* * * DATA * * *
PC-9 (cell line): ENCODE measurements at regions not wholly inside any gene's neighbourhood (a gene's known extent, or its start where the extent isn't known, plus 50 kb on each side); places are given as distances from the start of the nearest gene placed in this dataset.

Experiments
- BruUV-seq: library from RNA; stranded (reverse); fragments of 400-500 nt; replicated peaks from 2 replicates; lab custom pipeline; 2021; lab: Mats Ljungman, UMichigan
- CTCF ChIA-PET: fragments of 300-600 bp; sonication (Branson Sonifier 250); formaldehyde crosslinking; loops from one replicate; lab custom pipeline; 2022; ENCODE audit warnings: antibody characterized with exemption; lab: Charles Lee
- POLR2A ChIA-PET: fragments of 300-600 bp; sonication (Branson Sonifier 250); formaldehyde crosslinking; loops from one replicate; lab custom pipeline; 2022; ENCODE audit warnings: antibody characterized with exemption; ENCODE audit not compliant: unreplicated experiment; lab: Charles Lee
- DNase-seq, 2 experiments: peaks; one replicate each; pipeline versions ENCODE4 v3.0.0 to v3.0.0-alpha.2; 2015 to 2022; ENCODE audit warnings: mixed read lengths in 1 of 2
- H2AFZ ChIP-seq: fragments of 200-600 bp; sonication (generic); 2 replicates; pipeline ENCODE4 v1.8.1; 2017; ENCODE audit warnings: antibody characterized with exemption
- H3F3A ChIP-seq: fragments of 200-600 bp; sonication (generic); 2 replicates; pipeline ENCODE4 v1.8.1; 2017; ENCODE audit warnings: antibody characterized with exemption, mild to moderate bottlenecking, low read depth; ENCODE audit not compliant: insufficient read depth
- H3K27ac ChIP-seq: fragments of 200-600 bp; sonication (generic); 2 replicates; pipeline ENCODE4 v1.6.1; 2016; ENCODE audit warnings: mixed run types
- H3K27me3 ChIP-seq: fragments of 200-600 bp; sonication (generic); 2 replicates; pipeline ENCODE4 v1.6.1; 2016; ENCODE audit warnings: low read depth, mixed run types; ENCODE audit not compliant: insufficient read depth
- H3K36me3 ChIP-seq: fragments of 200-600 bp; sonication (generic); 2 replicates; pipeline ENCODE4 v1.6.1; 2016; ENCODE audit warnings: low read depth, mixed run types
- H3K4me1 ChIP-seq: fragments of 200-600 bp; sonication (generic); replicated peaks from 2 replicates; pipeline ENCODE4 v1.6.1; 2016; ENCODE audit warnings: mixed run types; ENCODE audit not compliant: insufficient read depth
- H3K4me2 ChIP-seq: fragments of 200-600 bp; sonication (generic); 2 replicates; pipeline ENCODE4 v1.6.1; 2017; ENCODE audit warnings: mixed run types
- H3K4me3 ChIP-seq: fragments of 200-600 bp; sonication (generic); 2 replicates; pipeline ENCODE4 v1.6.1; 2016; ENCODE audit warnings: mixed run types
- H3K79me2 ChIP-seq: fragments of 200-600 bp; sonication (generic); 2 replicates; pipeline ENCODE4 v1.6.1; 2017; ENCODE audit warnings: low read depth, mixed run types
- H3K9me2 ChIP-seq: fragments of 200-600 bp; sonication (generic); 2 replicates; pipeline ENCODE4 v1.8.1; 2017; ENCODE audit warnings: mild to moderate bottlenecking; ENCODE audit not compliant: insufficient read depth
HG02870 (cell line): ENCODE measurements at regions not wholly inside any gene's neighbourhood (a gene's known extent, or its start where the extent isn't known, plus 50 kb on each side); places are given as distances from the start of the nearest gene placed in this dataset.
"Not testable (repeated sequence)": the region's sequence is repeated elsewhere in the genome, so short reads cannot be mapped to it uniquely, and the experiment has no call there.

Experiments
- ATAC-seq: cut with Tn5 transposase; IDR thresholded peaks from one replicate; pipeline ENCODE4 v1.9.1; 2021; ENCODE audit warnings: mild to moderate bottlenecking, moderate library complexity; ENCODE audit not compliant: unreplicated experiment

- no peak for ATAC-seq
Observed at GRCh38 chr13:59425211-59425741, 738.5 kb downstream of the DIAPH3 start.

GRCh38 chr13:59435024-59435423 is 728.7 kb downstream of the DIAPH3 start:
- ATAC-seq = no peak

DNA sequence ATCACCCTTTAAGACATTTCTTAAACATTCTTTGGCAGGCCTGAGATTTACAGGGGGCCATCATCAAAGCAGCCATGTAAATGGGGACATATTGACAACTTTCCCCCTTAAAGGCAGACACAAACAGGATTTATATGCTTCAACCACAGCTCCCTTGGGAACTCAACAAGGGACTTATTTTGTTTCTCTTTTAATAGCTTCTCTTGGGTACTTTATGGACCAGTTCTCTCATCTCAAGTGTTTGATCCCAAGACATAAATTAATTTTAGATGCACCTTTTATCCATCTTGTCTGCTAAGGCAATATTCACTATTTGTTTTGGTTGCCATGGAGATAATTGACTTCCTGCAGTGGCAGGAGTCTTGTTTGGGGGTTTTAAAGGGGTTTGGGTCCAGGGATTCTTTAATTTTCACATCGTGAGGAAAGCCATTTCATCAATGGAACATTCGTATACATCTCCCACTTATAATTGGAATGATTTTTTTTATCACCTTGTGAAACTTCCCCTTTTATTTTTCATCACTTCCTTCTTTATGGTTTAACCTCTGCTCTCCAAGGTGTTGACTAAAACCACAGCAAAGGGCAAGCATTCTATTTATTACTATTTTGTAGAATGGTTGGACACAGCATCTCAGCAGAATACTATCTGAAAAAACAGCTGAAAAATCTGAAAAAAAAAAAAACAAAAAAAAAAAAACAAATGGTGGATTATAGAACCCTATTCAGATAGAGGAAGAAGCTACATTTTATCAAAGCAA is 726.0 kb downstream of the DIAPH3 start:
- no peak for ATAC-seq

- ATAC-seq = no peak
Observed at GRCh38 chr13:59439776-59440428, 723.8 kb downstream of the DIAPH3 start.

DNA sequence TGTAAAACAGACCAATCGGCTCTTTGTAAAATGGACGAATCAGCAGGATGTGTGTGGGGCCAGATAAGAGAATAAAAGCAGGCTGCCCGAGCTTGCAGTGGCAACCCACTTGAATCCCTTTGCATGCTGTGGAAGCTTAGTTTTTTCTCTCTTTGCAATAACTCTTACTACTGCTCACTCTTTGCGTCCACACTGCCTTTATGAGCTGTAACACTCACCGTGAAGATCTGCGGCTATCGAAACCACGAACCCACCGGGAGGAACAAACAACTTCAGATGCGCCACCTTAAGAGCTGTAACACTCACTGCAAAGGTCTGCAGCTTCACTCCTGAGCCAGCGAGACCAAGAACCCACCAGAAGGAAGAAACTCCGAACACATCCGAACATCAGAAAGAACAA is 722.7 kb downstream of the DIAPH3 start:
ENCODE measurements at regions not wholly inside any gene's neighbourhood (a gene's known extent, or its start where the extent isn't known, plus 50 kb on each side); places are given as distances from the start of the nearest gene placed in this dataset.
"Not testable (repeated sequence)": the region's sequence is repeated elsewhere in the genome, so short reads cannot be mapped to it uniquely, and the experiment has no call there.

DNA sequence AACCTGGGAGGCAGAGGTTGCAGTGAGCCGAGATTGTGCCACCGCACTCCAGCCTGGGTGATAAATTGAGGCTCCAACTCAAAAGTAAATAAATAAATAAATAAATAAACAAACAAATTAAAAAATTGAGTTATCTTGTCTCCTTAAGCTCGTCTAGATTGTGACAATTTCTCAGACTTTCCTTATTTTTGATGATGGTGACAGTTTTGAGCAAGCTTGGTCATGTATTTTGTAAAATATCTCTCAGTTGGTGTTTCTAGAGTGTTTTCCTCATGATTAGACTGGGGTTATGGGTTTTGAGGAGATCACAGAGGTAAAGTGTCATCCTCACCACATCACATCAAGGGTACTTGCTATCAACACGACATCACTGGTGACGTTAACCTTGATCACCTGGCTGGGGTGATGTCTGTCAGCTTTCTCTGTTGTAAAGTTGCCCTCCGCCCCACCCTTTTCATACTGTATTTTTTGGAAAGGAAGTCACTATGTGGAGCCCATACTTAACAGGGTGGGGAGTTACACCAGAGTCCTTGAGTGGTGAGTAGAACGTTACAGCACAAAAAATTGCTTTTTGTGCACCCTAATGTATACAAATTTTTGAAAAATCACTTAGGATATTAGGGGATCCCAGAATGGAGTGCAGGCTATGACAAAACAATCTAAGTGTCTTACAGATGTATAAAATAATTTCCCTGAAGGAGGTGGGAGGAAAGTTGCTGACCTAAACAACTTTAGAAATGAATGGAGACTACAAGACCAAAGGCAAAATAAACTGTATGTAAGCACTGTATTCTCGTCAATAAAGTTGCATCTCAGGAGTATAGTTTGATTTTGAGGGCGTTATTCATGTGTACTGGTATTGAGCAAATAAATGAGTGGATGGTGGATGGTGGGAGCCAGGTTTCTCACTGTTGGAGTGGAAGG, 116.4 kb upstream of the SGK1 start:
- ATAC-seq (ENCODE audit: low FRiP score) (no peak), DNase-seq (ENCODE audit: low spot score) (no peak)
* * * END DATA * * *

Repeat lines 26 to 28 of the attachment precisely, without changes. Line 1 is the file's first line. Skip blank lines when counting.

- no peak for ATAC-seq

- ATAC-seq = no peak
Observed at GRCh38 chr13:59439776-59440428, 723.8 kb downstream of the DIAPH3 start.